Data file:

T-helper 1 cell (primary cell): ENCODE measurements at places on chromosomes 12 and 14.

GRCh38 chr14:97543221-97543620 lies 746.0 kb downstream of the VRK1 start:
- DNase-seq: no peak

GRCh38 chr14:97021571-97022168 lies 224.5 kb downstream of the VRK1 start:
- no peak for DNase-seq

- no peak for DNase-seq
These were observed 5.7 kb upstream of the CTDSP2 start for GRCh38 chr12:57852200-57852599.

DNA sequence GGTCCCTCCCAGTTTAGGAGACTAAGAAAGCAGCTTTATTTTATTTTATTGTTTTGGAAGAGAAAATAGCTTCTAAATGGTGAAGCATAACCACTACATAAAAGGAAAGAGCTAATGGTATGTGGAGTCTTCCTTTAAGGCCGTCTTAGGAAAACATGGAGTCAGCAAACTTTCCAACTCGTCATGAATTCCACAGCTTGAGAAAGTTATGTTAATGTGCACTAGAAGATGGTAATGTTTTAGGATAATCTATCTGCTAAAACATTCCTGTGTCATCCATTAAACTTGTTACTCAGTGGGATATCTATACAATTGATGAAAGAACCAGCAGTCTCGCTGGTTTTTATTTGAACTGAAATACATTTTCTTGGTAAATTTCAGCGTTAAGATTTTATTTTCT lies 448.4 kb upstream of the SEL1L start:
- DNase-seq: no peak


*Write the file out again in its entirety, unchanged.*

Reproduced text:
T-helper 1 cell (primary cell): ENCODE measurements at places on chromosomes 12 and 14.

GRCh38 chr14:97543221-97543620 lies 746.0 kb downstream of the VRK1 start:
- DNase-seq: no peak

GRCh38 chr14:97021571-97022168 lies 224.5 kb downstream of the VRK1 start:
- no peak for DNase-seq

- no peak for DNase-seq
These were observed 5.7 kb upstream of the CTDSP2 start for GRCh38 chr12:57852200-57852599.

DNA sequence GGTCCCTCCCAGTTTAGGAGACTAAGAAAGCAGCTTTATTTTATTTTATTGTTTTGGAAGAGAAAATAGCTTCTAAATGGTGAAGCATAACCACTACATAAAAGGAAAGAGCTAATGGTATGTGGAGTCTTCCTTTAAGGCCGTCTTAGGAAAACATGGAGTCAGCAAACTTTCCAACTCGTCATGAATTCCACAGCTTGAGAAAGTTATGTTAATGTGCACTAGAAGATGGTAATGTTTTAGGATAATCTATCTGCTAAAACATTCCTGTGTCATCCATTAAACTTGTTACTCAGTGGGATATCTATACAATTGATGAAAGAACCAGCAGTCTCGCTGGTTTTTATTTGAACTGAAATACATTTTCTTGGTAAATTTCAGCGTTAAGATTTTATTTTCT lies 448.4 kb upstream of the SEL1L start:
- DNase-seq: no peak